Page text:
Do you still Customize the Default Solution?

Since the introduction of the solution framework in CRM 2011 (and now Dynamics365), I have not customized the default solution and find no value in doing so going forward.

Apart from their deployment and product shipping functionality, solutions provide a container where I can specifically look at what I am customizing and am working on as it pertains to my own entities.  Whether it is an unmanaged solution in Production or Development (hopefully not in Production), at the very least I have a container that takes me two minutes to create that nicely encapsulates all the changes I have made.

With the Default Solution, I see the world, everything that is in it and everything that is a part of it.  If I were to step away from this solution for a

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Default Solution and Publisher Ids

In writing my last post on Creating your own Dynamics Publisher, I stumbled across the below information on the default solution and publisher Ids within Dynamics.

Both, the default solution and publisher are the same Guids across all Dynamics environments.

DefaultPublisherId  – {d21aab71-79e7-11dd-8874-00188b01e34f}

Furthermore, you can access the Default Solution Id (consistent across all environments).

DefaultSolutionId – {FD140AAF-4DF4-11DD-BD17-0019B9312238}

I did a quick validation between an on-premise CRM 2015 tenant and my online Dynamics instance and both lined up.

Reference: https://msdn.microsoft.com/en-us/library/gg328257.aspx

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Understanding Publishers with Dynamics

A Publisher in Dynamics is the entity by which your solutions are deployed to Dynamics CRM.

No publisher means no solution being deployed.

In any Dynamics install, there is always a Default Publisher which you can use across your solutions (if you like) but exists as the publisher for customizations made to the base system.

Creating a publisher can be accomplished by simply going to Settings >> Customizations >> Publishers and creating your own publisher.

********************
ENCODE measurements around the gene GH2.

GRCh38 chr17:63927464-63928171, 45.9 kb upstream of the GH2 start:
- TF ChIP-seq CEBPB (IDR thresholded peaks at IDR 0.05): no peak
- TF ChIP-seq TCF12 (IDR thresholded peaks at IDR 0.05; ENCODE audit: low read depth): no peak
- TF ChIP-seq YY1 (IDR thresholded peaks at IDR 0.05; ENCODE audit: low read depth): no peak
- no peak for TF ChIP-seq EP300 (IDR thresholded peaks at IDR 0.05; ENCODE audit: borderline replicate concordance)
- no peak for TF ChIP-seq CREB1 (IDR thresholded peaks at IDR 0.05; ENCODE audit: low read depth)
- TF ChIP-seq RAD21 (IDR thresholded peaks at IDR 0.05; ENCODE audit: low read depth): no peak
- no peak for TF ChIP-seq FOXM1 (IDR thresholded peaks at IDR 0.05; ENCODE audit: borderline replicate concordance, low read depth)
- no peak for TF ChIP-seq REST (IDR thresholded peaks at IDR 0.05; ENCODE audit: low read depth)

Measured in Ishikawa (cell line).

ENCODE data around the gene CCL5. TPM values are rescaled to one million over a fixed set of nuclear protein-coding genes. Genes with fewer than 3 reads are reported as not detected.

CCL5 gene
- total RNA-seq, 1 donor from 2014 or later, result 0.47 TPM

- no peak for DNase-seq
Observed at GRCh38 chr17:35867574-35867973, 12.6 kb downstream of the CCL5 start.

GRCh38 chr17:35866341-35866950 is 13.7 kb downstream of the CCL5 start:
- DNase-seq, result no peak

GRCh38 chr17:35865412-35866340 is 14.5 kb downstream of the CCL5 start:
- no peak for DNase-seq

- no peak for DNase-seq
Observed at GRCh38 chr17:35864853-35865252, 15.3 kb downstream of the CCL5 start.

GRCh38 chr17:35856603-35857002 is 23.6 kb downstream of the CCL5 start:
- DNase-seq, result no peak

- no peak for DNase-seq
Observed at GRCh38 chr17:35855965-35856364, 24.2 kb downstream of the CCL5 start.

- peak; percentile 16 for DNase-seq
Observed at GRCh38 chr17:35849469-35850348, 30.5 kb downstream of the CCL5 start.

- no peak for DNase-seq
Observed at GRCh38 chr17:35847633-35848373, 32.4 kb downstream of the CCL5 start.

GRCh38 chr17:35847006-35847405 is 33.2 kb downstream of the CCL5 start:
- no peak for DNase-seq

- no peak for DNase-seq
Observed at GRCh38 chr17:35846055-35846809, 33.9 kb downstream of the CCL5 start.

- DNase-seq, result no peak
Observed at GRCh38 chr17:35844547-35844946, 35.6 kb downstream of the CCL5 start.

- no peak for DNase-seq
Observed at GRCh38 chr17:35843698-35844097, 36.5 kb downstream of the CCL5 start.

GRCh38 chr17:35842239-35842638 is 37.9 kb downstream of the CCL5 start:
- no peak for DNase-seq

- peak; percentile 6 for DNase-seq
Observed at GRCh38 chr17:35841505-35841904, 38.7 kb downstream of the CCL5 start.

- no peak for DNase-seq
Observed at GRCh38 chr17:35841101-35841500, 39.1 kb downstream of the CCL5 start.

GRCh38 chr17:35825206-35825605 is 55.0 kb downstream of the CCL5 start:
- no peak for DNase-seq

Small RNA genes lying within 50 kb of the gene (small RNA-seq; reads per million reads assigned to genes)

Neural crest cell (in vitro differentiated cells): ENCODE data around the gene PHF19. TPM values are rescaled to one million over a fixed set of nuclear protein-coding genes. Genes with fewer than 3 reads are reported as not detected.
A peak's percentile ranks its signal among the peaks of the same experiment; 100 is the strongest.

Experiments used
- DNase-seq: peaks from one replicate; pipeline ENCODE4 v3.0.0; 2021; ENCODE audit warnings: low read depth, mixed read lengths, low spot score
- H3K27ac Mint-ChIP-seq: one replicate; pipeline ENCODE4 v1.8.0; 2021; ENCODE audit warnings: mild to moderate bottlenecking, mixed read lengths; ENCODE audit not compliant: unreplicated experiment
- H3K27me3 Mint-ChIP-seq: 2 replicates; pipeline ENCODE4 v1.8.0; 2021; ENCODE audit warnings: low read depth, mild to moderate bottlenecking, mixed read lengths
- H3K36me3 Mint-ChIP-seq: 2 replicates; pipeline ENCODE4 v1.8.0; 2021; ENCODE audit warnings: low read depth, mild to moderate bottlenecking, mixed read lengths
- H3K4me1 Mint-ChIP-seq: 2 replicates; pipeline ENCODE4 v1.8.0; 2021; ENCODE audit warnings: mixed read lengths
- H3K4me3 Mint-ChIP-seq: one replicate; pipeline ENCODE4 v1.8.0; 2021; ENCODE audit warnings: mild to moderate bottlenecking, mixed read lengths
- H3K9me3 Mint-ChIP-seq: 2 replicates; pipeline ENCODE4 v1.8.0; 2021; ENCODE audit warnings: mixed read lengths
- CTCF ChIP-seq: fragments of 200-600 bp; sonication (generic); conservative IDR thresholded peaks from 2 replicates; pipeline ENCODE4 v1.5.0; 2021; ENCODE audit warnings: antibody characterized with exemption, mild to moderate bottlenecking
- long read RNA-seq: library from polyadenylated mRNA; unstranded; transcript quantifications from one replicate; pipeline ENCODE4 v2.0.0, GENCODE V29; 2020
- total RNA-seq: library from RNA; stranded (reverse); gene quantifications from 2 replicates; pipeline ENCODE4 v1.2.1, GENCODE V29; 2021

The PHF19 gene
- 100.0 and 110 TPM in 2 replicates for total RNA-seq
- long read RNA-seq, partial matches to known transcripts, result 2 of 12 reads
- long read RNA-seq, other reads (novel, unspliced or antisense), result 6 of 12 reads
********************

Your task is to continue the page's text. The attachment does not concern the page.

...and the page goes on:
But that’s pretty boring, so we’re going to create one using code.

Creating your Publisher

Once you initialized a connection to Dynamics, put together a little console app and use the following code to create your own Publisher that can be used for deploying your own solutions.

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Retrieving Email Addresses in Outlook

Sometimes it seems that what we thought was the easiest problem to solve actually turns out taking the longest amount of time to figure out.

Case in point – finding the email address of the currently logged in user running Outlook in a VSTO plugin.

If you are looking to do this, see below and let the code set you free.

Recipient CurrentUser = this.Application.Session.CurrentUser;

CurrentUser.AddressEntry.GetExchangeUser().PrimarySmtpAddress.ToString()

A little longer and less direct than I would have thought (i.e., at this stage, my user is not a recipient to anything) but the reasoning becomes a little more apparent if I am trying to find the email addresses on a set of recipients on either an appointment or mail message.

.Recipients[1].AddressEntry.GetExchangeUser().PrimarySmtpAddress.ToString()

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A Scaled out CRM Solution Architecture

Recently I started work on a pretty big CRM project and I wanted to apply a more scaled out approach to my solution architecture.  CRM offers a great facility to deploy code in their solutions but when starting a new project you should always ask yourself the following questions before you starting adding entities into your solutions.

  1. What is the frequency of updates that will be requested by the users and to what components?
  2. Are there multiple users contributing to this project?
  3. How big do you expect this project to grow by?
  4. What kind of promotional model is in place for deployments?

I  have found that questions such as these generally drive the overall solution architecture I will put in place on a project.  For instance, if we are working with a client that has

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